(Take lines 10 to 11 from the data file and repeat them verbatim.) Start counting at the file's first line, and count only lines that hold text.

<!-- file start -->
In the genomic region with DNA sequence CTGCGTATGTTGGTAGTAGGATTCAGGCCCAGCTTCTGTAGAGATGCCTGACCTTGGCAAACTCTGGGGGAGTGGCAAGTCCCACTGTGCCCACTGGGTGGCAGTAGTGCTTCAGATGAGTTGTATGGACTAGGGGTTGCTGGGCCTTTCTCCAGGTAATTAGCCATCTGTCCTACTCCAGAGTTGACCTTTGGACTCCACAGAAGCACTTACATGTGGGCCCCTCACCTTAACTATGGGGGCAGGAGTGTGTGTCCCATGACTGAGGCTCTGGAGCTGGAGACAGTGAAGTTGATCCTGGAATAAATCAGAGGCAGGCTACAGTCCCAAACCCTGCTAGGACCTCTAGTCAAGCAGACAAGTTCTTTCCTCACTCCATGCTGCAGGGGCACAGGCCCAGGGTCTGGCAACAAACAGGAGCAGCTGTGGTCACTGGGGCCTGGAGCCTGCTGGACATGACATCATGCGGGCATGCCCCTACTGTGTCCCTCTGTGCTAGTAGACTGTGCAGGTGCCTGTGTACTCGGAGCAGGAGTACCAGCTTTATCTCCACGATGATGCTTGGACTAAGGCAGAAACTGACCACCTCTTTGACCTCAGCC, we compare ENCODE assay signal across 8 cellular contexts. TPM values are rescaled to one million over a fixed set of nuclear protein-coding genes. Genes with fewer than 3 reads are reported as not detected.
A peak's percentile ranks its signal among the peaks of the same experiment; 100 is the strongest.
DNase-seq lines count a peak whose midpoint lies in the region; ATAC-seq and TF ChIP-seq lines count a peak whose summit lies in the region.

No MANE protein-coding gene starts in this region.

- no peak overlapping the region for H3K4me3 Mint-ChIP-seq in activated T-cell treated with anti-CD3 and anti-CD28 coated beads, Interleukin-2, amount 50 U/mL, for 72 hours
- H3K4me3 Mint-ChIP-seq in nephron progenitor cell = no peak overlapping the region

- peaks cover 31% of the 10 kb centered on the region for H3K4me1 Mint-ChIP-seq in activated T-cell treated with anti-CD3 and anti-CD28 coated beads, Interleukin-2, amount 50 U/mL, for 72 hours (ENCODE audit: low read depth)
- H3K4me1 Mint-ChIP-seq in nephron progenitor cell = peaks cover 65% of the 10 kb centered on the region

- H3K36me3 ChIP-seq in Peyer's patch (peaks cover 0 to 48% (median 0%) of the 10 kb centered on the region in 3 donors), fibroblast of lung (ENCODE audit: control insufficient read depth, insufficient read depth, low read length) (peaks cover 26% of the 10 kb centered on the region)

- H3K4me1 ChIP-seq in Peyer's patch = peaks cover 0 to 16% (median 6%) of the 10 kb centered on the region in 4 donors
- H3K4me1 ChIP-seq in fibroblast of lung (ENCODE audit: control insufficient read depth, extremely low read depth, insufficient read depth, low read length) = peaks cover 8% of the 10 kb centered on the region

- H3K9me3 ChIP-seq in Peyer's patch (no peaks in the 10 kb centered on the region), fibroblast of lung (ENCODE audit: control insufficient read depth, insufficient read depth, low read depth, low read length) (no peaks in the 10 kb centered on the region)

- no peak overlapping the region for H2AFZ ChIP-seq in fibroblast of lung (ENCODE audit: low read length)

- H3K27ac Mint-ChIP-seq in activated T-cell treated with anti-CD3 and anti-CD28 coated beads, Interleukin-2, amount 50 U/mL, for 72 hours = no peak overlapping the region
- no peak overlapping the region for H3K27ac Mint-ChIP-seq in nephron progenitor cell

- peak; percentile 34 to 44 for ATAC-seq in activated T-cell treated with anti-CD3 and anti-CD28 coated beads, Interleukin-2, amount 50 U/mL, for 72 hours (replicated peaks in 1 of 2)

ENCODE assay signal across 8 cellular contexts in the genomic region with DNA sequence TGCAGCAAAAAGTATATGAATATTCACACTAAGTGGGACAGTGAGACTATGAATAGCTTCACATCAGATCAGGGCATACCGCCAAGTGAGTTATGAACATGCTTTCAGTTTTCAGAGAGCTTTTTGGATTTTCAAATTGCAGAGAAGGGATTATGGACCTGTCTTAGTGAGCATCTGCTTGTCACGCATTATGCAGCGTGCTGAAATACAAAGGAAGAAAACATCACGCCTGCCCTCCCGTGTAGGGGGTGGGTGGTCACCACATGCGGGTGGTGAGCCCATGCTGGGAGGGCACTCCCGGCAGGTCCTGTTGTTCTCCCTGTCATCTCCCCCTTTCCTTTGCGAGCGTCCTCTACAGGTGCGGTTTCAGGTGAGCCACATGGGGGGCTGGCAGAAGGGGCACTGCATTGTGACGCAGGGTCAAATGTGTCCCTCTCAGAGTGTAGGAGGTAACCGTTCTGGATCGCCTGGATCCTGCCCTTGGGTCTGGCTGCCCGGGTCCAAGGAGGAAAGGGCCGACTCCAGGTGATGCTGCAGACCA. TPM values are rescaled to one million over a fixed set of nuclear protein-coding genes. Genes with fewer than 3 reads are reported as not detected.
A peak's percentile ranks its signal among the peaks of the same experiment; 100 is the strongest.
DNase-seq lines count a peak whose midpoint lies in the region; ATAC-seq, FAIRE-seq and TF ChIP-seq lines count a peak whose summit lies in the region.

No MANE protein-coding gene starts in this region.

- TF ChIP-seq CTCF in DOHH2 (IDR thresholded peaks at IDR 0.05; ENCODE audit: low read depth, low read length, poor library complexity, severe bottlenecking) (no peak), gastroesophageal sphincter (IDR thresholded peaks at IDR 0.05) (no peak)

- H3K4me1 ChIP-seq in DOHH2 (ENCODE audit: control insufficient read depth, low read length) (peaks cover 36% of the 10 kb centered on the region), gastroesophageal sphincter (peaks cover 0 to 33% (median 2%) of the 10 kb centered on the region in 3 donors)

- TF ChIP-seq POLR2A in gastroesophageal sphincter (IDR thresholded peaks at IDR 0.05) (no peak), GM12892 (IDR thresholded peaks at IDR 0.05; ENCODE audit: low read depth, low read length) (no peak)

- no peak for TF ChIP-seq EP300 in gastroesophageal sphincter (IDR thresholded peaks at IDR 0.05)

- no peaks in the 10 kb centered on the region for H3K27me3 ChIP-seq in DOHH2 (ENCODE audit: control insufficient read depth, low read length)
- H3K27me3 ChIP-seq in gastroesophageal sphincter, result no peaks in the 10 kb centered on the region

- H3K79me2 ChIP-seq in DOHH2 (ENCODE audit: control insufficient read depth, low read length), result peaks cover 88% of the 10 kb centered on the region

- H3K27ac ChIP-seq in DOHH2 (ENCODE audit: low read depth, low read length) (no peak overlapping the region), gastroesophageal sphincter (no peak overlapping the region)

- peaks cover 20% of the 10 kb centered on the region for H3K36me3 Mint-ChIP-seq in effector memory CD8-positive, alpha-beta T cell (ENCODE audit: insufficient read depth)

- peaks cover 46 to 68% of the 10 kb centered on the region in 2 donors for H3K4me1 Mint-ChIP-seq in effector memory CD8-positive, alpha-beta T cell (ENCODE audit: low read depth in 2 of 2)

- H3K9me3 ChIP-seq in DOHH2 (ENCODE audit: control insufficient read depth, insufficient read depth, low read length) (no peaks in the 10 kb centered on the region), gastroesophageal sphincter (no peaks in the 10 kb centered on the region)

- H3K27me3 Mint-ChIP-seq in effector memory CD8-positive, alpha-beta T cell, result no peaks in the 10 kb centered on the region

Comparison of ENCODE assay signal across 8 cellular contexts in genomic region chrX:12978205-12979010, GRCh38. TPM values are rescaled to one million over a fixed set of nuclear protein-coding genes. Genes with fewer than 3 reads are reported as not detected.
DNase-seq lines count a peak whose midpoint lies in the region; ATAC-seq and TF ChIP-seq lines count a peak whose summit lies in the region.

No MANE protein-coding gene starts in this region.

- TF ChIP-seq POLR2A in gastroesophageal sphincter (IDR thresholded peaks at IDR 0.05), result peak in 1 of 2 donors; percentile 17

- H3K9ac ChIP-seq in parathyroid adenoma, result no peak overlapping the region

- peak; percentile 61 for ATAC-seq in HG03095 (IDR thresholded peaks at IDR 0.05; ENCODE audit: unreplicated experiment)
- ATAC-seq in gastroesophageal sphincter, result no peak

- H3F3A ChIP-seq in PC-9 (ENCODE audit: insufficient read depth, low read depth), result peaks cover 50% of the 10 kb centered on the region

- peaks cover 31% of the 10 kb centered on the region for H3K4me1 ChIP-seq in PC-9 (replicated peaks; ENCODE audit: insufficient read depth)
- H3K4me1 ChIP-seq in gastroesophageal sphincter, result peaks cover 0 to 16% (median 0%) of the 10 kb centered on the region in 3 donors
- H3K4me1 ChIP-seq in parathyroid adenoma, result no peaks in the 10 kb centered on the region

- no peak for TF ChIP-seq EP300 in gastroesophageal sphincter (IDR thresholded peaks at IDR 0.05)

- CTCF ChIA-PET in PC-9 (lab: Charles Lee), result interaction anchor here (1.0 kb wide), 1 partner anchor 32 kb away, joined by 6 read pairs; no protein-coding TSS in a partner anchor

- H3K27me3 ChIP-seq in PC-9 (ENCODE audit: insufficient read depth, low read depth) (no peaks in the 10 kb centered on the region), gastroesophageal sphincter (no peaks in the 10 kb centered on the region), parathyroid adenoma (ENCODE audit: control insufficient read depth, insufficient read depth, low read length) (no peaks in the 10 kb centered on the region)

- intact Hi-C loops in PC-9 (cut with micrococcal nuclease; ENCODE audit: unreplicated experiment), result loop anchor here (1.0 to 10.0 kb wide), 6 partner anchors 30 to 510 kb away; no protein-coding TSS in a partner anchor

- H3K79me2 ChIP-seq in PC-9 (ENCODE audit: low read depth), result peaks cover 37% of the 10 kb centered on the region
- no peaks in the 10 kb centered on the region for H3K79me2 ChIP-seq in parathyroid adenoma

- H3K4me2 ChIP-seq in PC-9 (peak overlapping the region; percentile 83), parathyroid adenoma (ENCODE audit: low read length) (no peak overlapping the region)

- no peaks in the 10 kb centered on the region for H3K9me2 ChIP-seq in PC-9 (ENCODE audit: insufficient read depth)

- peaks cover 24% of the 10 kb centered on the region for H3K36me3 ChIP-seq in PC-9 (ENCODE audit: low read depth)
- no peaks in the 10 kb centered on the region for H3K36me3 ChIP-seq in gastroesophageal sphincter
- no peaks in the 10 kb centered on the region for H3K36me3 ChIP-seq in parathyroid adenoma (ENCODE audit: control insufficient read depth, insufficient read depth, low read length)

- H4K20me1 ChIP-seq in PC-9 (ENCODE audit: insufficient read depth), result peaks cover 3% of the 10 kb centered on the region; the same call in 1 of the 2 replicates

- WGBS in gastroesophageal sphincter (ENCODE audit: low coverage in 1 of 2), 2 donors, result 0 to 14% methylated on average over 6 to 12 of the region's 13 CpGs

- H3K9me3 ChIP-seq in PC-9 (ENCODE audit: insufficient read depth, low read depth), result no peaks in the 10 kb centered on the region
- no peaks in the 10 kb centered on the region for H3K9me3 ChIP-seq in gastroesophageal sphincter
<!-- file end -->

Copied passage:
- H3K4me1 ChIP-seq in Peyer's patch = peaks cover 0 to 16% (median 6%) of the 10 kb centered on the region in 4 donors
- H3K4me1 ChIP-seq in fibroblast of lung (ENCODE audit: control insufficient read depth, extremely low read depth, insufficient read depth, low read length) = peaks cover 8% of the 10 kb centered on the region